Hey! Hey, you! Go see Sleepless!
Undercover Las Vegas police detective Vincent Downs (Jamie Foxx) gets in hot water when he steals too much cocaine from the wrong mob boss. Police-issue rounds are found at the scene of the heist, drawing the attention of Jennifer Bryant (Michelle Monaghan), an internal affairs agent with a chip on her shoulder. Casino owner and neophyte drug mover Stanley Rubino (Dermot Mulroney) kidnaps Downs’ son, Thomas (Octavius J. Johnson), and demands his merchandise returned that night. Rubino is himself pressured by a much more powerful drug lord, Rob Novak (Scoot McNairy), to whom the coke is promised.
Downs brings the snow to Rubino’s club as instructed, but Bryant follows him, confiscates it and stashes it in the women’s spa. The four leads and their partners and/or goons spend the rest of the night running around the casino trying to kill each other and find the snuff.
Go see Sleepless! It’s great! It’s got action! It’s got drama! It’s got genuinely surprising plot twists! It’s intense and violent! It isn’t profiteering from a tragedy that’s not even old enough for pre-school! Regal theater chains will give you free popcorn with your ticket! What more could you possibly want?
Sleepless is absolutely flush with strong characters. They’ve all got distinctive personalities and competing motivations and they’re all under tremendous pressure and they’re all well-written and very well-acted. Downs is trying to save his son by any available means and make up for his flakiness as a parent. Bryant got beat up by a meth-head before the movie’s start, and she’s trying to bring in a corrupt cop to prove to the department she can still hack it. Rubino got ripped off on the biggest deal he ever arranged, and he’s trying to not get murdered by his business connection and also not let his club get trashed. Novak’s organization promised the coke in question, which is a relatively small amount from his perspective, as a token to secure their aggressive Canadian expansion, putting a time limit on the whole affair.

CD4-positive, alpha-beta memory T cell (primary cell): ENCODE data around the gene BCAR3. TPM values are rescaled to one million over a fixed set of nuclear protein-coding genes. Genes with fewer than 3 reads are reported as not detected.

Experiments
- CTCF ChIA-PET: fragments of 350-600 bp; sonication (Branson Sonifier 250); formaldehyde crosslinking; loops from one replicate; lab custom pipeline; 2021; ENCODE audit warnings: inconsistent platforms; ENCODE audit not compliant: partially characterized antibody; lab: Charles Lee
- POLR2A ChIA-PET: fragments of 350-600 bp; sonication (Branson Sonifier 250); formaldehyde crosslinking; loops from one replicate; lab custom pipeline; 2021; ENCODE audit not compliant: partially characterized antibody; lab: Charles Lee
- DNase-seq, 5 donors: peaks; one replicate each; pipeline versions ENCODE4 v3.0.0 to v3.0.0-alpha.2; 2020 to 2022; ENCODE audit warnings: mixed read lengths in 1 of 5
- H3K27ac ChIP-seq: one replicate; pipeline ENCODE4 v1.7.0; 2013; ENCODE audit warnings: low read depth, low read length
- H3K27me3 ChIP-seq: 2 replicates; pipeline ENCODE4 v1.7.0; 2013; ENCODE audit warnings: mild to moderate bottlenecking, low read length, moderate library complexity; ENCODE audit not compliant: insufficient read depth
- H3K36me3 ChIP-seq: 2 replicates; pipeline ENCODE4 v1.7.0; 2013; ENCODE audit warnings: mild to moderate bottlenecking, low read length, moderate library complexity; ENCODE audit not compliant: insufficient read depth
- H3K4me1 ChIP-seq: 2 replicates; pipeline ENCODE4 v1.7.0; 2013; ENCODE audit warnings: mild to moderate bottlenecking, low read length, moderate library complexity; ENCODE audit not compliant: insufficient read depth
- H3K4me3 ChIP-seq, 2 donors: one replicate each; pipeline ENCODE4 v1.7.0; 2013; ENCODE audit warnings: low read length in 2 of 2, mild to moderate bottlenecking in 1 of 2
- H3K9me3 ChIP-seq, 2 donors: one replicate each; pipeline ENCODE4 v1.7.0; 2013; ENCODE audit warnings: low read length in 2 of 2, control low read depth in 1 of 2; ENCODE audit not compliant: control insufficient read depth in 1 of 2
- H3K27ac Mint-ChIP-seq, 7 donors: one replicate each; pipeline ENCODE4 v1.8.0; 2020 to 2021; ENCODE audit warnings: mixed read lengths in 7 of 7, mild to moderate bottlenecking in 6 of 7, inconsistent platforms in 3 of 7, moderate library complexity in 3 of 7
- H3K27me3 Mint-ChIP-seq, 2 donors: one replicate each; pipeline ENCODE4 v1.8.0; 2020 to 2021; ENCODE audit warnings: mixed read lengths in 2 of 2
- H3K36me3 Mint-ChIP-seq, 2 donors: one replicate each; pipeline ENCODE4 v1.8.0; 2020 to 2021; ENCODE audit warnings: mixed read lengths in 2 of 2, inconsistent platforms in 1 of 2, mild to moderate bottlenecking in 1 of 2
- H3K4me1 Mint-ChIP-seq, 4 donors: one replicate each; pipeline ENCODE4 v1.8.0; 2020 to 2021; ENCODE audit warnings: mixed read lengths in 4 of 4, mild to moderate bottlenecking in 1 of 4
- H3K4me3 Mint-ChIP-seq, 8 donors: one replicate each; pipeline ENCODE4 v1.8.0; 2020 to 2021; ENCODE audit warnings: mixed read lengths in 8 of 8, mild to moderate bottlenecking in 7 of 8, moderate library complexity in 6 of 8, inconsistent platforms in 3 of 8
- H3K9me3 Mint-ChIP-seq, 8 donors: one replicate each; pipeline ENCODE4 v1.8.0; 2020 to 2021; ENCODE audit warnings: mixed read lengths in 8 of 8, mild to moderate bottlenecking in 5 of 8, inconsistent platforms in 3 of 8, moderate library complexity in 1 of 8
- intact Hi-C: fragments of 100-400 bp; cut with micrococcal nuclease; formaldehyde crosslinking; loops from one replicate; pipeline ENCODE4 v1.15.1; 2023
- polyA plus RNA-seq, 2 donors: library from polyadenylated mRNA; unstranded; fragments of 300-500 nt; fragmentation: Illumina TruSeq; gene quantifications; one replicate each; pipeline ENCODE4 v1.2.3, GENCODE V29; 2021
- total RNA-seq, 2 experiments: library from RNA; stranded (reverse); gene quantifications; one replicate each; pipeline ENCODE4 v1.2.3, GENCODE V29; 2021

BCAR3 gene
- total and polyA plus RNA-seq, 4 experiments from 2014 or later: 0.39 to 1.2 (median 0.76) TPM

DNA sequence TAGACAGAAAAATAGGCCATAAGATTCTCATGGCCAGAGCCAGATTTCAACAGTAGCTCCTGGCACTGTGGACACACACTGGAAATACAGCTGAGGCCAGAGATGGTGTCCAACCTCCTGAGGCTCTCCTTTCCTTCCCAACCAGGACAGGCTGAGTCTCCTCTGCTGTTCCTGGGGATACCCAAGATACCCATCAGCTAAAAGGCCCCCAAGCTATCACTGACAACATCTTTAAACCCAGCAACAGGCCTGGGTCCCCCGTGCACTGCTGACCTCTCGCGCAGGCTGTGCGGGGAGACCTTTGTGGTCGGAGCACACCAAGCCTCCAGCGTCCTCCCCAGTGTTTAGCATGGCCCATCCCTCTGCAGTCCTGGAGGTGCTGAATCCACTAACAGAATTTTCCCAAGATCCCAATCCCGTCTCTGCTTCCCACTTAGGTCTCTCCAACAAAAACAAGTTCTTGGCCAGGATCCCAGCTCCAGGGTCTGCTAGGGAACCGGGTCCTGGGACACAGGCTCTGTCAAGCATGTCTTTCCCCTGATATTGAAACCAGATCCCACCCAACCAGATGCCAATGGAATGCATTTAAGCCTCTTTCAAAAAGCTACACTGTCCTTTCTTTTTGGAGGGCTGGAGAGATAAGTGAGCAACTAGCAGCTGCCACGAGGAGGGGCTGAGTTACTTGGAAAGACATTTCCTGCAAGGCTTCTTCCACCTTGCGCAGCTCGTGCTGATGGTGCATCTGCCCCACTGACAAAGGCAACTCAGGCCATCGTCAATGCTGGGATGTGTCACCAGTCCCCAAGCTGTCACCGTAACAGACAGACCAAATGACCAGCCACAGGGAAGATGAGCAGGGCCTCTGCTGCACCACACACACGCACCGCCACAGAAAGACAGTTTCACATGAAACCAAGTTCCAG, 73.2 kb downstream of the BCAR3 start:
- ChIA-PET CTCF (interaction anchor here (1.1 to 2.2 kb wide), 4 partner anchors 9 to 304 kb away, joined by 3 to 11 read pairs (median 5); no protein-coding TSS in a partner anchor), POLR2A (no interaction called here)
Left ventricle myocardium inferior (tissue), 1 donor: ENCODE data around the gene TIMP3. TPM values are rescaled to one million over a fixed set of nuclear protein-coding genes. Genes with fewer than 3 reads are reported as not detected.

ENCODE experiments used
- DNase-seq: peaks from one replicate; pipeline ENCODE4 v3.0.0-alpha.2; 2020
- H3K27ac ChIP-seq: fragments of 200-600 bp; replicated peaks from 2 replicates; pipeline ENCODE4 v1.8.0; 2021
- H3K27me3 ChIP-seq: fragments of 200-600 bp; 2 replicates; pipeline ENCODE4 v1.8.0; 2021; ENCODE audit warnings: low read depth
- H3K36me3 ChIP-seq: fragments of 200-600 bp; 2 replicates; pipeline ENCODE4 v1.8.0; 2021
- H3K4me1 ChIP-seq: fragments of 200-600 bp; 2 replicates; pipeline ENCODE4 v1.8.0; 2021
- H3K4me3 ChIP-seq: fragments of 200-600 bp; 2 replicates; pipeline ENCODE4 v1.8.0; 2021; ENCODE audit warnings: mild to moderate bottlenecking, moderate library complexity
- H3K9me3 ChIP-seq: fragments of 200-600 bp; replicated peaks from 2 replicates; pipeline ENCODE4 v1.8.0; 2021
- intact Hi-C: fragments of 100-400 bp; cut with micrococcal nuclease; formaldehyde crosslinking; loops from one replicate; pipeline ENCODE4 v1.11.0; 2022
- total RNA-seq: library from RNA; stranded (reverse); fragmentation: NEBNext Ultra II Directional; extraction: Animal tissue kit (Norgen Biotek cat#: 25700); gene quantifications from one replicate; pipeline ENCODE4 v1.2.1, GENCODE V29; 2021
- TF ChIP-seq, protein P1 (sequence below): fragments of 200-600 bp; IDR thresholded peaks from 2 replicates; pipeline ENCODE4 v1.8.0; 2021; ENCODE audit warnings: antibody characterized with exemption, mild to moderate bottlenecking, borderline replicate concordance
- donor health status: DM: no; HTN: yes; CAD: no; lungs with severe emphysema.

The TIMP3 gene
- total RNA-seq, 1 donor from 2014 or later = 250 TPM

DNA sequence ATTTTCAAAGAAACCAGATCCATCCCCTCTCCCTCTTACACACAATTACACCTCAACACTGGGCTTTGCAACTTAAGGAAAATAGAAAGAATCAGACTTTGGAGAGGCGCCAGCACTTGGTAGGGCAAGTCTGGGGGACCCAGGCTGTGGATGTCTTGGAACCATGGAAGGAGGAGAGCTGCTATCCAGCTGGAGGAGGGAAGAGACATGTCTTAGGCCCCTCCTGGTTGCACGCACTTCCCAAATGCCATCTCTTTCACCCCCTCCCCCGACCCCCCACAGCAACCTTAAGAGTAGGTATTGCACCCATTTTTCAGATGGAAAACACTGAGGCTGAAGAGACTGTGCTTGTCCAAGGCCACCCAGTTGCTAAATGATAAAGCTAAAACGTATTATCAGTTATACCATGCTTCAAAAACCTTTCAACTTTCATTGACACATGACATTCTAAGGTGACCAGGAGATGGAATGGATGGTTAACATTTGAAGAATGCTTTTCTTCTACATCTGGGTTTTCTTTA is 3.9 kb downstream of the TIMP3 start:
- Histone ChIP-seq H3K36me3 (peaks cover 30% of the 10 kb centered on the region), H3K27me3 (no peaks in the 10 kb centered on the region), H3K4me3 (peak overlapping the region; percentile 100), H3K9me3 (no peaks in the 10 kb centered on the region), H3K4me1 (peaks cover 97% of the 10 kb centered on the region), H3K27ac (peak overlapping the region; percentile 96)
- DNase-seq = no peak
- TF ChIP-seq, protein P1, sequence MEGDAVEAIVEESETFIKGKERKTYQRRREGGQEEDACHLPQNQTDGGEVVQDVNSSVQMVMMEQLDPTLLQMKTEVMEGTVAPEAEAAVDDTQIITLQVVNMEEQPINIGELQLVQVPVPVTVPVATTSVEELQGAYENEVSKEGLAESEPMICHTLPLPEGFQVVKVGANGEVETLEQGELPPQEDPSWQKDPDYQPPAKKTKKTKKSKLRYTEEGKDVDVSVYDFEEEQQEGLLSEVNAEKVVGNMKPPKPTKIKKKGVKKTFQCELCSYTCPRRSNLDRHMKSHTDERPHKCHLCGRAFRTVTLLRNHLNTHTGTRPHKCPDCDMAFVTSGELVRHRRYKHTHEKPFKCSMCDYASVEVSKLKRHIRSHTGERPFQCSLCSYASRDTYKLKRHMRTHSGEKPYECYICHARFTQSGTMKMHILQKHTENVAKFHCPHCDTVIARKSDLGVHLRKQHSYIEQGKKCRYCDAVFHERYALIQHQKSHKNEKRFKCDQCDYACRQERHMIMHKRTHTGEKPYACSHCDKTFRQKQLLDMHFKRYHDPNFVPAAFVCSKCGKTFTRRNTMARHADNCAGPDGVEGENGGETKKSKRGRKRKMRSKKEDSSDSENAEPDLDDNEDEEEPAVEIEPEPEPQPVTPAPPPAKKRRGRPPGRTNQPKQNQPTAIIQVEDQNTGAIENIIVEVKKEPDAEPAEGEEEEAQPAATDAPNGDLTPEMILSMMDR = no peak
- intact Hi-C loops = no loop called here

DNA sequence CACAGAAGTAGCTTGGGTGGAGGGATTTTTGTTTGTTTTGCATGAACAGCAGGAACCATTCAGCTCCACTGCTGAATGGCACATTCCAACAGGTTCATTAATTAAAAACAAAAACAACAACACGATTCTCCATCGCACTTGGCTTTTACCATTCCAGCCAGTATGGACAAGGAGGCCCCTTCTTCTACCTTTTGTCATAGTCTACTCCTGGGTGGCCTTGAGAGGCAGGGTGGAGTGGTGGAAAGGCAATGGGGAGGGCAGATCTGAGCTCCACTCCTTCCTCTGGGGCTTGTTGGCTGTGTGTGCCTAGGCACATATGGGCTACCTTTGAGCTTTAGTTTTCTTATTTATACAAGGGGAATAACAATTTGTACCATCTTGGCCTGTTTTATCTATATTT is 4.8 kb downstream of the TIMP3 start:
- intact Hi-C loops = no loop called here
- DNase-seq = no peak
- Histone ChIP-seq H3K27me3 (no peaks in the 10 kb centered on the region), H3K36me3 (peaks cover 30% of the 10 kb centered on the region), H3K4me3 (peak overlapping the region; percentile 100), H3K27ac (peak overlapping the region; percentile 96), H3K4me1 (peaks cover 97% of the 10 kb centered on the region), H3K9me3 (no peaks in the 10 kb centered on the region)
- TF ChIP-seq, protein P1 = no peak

The action in this movie is textbook-worthy. It’s got the shaky-cam, edit-heavy vibe from the Bourne and MCU movies, but not to the extent of making it unintelligible. These techniques are omnipresent in modern action movies, but more often than not they get way out of control and viewers end up not able to see the action scene they’re trying so hard to frame. In Sleepless, you can see and follow everything. The camerawork adds the feverishness that it promises without taking anything away.
Bottle movies always get bonus points with me because they’re so hard to write, and Sleepless is mostly limited to Rubino’s casino. The movie uses its background masterfully to tinge its atmosphere with that signature Las Vegas sleaze.
The characters get beat to a pulp as the movie goes on, which does several things for the film. It makes the already-strong characters feel even more lifelike, and adds to the feeling of being trapped in a location with time running out. Downs was stabbed in the stomach while his son was being kidnapped, and he deals with the wound the rest of the movie. All main characters are dead or in the hospital by the movie’s end.
Also, there aren’t any superhero scenes where the characters lay waste to a ton of stormtroopers to arbitrarily show off. Every gangster represents at least a couple minutes of intense one-on-one fighting. When Downs finally starts losing, it’s not because the last boss was the toughest, it’s because that’s his fifth or sixth go of the night and he already looks like he got put in a blender.
Sleepless is an angry movie about angry people crammed into a small space and pitted against each other. It’s well-written, it’s well-shot and, seriously, free popcorn. What are you waiting for? Go!
Leopold Knopp is a journalism student at the University of North Texas. If you liked this post, you can donate to Reel Entropy here. Like Reel Entropy on Facebook and reach out to me at firstname.lastname@example.org.